ko, mod.just; kind of; similar to; like.
ko a chelutel; ua ingii, chad er a Merikel e mengedecheduch el ko er a chad er a Belau.
ko er amod.kind of; like.
koracont.ko er a
Synonyms: ,
Examples:
> I'm leaving, but I don't know if I really want to (lit., my heart keeps returning).
> You look really happy or elated.
> It's like coconut juice that goes from the dark (of the inside of coconut) to the dark (of the inside of the drinker's mouth). - i.e. It's a matter kept secret or something whose source and use are unknown.
> You're like a starling (i.e. you do something undesirable and later deny it or make excuses about it).
> You're like a taro plant which has big leaves but is still immature (i.e., you talk big but you don't follow through).
Proverbs:
> Like the oar of Ngerechemai, breaking on the down stroke
A rapid stroke technique in rowing, originated at Ngerechemai in northern Palau, consists of dipping the paddle deep with a strong, rapid stroke and bringing it forward with a smooth flip. The technique gives the appearance of considerable ease, while the canoe obtains great speed. The coxswain desiring more speed of his men may shout at them: "Besos Lechemai!" ("Oars Ngerechemai!"). The secret of the success of Ngerechemai racing canoes was not known until observers noted that the oarsmen frequently broke their paddles on the swift downstroke. Thus, when the secret of a successful leader-the leadership technique or magic that he uses-is revealed, this idiom may be applied.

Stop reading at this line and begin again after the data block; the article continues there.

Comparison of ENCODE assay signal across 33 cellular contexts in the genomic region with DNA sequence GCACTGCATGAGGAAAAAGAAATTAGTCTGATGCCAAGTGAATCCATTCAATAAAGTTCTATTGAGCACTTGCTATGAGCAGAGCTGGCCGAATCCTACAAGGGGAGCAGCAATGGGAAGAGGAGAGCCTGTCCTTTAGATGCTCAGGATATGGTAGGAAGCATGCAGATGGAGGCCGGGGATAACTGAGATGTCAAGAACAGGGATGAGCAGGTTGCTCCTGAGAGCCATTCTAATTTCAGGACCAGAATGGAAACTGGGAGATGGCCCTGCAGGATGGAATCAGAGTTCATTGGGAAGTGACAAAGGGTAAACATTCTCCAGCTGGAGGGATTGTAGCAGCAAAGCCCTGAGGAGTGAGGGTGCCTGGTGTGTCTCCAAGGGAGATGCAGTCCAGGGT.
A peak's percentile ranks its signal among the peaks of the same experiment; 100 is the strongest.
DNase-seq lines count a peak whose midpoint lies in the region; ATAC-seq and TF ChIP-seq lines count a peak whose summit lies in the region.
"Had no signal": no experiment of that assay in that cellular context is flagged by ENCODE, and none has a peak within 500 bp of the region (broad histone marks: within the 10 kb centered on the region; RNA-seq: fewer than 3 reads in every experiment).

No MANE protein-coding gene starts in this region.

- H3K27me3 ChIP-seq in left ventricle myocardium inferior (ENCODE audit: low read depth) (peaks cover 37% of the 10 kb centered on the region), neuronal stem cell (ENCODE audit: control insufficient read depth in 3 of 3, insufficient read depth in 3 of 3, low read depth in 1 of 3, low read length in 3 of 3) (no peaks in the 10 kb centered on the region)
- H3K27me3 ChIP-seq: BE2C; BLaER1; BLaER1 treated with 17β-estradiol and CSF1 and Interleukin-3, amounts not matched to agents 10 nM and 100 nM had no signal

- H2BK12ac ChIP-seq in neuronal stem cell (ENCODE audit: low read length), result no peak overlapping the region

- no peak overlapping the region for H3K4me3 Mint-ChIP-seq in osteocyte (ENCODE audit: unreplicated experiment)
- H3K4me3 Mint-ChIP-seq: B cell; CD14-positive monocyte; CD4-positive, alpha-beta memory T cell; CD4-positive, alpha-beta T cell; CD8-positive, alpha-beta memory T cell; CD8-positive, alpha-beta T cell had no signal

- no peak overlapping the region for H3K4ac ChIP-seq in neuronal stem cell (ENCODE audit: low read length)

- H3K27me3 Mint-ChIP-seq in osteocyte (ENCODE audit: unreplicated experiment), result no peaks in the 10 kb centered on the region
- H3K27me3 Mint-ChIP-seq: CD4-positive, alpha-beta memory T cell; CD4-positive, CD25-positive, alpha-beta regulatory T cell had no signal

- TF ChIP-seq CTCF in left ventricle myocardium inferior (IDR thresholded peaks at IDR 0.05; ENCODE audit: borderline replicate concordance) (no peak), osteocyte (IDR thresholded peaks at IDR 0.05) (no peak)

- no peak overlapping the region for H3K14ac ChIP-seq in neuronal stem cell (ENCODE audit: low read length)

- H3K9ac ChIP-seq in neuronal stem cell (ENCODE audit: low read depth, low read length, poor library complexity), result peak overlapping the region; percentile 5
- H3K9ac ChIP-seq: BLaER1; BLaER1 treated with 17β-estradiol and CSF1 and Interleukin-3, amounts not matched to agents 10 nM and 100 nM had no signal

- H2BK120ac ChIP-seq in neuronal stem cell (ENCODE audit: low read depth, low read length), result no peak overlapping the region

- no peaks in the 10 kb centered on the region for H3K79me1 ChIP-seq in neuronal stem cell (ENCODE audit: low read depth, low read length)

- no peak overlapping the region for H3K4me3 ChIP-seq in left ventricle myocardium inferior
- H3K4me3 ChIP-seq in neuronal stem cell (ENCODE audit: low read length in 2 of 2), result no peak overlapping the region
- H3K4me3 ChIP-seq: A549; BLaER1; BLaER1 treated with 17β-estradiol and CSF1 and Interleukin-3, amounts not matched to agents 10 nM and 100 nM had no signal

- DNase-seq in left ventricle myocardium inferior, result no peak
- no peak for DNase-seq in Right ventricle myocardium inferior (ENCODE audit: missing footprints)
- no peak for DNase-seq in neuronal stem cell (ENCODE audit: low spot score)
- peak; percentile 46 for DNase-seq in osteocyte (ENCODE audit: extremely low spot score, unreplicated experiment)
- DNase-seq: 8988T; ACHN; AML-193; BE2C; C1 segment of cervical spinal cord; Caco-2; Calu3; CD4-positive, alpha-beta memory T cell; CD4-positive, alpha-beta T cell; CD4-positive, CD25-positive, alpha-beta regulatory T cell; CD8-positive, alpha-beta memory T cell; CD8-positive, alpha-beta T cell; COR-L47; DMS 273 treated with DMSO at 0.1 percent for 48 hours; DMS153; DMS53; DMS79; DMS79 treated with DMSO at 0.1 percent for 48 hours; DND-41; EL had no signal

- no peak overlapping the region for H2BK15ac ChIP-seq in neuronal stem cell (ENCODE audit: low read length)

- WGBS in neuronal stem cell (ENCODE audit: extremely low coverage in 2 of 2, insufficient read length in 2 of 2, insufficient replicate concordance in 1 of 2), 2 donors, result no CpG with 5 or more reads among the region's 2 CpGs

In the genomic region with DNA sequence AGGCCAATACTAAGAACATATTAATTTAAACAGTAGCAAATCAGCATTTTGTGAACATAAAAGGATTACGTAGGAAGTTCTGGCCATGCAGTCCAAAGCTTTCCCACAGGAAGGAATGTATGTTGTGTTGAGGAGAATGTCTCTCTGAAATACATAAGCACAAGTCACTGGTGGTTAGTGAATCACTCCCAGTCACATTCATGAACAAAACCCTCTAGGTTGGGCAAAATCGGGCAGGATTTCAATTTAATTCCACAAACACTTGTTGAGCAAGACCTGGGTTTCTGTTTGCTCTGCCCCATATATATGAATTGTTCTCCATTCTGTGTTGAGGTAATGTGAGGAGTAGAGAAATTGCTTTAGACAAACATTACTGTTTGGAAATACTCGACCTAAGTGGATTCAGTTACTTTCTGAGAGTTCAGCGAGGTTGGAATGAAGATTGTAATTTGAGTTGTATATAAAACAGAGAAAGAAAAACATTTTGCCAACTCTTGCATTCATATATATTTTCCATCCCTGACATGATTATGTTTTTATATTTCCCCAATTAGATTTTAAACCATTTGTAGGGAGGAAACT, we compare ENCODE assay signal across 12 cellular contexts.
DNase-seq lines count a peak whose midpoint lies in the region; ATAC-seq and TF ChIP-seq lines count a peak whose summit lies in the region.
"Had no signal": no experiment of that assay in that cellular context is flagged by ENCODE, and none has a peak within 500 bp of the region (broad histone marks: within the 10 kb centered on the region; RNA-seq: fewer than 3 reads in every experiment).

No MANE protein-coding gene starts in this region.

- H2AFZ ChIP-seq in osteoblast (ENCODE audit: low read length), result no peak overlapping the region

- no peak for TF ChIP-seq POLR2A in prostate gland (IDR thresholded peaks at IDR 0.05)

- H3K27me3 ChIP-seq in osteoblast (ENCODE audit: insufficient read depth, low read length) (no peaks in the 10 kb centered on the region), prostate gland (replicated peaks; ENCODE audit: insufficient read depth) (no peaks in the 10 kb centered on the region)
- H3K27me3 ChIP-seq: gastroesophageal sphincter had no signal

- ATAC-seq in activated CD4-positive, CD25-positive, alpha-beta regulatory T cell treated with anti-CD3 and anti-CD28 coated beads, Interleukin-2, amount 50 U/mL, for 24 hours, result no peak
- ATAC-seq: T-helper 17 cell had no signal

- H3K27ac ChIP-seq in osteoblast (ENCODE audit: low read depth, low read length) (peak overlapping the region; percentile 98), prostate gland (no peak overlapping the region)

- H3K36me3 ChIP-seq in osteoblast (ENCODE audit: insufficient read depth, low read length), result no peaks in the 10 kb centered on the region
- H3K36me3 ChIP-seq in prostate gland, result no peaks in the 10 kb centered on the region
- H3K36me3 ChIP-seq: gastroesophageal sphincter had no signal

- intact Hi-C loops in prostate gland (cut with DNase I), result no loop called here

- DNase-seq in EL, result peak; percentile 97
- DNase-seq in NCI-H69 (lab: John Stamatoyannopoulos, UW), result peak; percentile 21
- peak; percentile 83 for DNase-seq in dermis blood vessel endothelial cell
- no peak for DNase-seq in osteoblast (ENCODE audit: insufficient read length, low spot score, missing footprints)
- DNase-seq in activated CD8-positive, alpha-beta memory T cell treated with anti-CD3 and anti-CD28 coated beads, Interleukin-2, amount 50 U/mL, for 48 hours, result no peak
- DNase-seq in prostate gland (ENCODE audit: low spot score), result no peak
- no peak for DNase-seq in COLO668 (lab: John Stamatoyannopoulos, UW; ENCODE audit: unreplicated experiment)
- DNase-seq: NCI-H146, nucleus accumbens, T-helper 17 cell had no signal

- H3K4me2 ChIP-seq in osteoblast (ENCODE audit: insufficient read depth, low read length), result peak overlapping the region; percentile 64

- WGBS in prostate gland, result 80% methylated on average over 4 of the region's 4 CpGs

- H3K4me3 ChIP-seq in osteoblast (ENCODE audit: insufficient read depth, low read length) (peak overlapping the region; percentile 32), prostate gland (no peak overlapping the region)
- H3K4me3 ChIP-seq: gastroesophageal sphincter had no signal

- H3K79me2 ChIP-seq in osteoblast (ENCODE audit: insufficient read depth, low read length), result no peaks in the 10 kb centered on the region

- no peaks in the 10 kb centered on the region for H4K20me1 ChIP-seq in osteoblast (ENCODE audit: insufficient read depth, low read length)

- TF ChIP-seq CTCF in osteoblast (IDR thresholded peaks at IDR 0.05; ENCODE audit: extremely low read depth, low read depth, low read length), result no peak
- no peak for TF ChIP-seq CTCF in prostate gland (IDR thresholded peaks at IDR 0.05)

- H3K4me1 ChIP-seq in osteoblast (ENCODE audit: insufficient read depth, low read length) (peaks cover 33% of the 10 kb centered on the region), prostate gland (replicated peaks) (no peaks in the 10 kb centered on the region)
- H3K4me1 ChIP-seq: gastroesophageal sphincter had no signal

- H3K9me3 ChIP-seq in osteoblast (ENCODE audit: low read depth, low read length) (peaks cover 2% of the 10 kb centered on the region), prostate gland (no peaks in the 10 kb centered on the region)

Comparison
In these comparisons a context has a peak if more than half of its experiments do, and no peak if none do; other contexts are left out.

> You're just like a lobster (flambuoyant in color but prone to hide under rocks.
You dress up fancy but never go anywhere. Applicable to a person who prides himself on great wealth but does not put it to work; or to one who dresses to the hilt, then stays home. It may once have been applied to villages that were well armed, but peaceful.
> Like the ilaot [coconut juice] of Ngetkib, mixing itself.
Probably of folk-tale derivation, the idiom may be applied to a man who has married too close to his own clan, thus not gaining the assistance of the wife's clan in food and services, since this would amount to the clan giving to itself. Also applied to a situation where a person expects to have some service performed for him but ends up doing it himself.
> Like coconut syrup.
A general reference to incestuous relations. That this is a recent idiom, probably first used during the period of Japanese administration, is suggested by the Japanese word "ameyu," used in Palau to mean coconut syrup. The incident from which the idiom derives is said to be one in which a Palauan coconut-syrup maker had relations with his wife's sister.
> Like receiving in Airai.
According to this saying, the people of Airai (central Palau) are likely to ask for those things they have in abundance. A wealthy man asking for financial help; a person asking for a cigarette when he has a pack in his pocket.
More Examples:
> I am so starving.
> We were walking fine on the road until a really fast car sped by that abruptly forced us into a ditch.
> Have you all agreed what we will be doing tomorrow?
> Lukes looks really weird because she is just cutting her hair and it's all messed up.
> You're like the jellyfish that do not have a destination.

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